A beautiful and scholarly work which shows, to quote the review from The Times Literary Supplement, ‘of the making of libraries, there can be no end’.

The Library: A World History by James W. P. Campbell and Will Pryce, published by Thames and Hudson at £48 is the clear WINNER of the Information Services Group Reference Print Awards for 2014.


From a world-wide perspective covering millennia to seventeenth century London.

The A to Z of Charles II’s London 1682 is part of a prestigious seven volume series providing fully-indexed maps of London at around 100 year intervals from the Elizabethan to the Edwardian eras.

The reproduction of the maps, crucial to the work, is superb with even the smallest print being clear and readable. For such a complicated venture, the indexing is comprehensive yet straightforward. We found it easy to link from the keys to the individual maps, and have rarely seen anything as clear or well set out. The annotations are authoritative and thorough. The work is well-bound and on high quality paper. This work is an essential source for anyone interested in seventeenth century London and a fascinating volume to dip into for anyone who knows and loves London.

The A to Z of Charles II’s London 1682: London &c. actually survey’d by William Morgan, with introductory notes by Peter Barber and Ralph Hyde, index compiled by Robert Thompson and edited by Ann Saunders, published by London Topographical Society at £26 is HIGHLY COMMENDED in the 2014 ISG Reference Awards.


My librarian friend would recognize the title which receives our Commended Award as it is, what he would call, a real reference book.

The three volume Encyclopedia of Environmental Change lies somewhere between a dictionary and an encyclopedia. It is an authoritative and indispensible guide to the complex facts, concepts, techniques, methodology and philosophy of environmental change. It covers around 4,000 terms, giving succinct and scholarly descriptions. There is multiple cross referencing and an extensive index of over 30,000 entries.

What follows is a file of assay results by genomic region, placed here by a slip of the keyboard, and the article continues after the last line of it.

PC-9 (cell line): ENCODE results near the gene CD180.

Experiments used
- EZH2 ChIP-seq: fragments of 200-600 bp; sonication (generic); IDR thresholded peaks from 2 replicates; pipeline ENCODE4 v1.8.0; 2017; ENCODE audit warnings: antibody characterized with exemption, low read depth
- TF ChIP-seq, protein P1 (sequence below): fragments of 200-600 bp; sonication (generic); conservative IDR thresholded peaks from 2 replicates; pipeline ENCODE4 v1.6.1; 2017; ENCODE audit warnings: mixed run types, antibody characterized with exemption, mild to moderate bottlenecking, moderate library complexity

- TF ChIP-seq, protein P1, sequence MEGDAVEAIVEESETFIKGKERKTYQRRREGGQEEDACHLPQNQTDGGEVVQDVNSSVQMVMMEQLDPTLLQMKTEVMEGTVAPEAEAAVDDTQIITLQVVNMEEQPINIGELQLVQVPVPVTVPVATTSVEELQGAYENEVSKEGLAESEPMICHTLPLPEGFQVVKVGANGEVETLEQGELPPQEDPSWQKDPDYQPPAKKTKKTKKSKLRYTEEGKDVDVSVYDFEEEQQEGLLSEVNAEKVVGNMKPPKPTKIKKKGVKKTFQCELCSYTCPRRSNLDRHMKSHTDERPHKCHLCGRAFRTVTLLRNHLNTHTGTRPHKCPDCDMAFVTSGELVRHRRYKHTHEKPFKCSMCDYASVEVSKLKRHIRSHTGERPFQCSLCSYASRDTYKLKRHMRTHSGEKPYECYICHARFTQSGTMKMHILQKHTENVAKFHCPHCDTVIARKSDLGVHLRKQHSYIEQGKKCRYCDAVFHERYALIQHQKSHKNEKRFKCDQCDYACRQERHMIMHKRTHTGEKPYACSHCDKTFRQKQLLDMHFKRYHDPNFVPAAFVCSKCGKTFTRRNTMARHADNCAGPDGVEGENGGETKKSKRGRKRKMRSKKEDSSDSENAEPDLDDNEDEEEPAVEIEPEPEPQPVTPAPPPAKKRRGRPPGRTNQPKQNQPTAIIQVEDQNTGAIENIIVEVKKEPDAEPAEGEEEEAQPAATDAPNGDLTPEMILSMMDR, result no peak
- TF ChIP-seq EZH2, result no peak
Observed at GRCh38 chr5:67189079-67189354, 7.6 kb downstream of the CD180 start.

The volumes are well-bound and clearly set out and the division into three volumes makes the work easy to consult. The section on how to use the encyclopedia is exceptionally well written.

It is on the expensive side, so many libraries will, unfortunately, be unable to add it to their collections which is a pity given the topicality of the subject and the authoritative nature of the entries. But perhaps this award will encourage them to take the plunge.

The Encyclopedia of Environmental Change, edited by John A Matthews and published by Sage Publications at £350 is COMMENDED in the 2014 ISG Reference Awards.

However apart from the three titles to receive the awards and related certificates, there was also one other title which although it did not meet all our criteria, we felt deserved a special mention.

So we’d like to bring to your attention Rope and chain haulage: the forgotten element of railway history by Colin E Mountford, published by the Industrial Railway Society at £29.95. A fascinating, wide-ranging and detailed account of a little-known subject. A true labour of love. Sorry, no award but it was a close thing!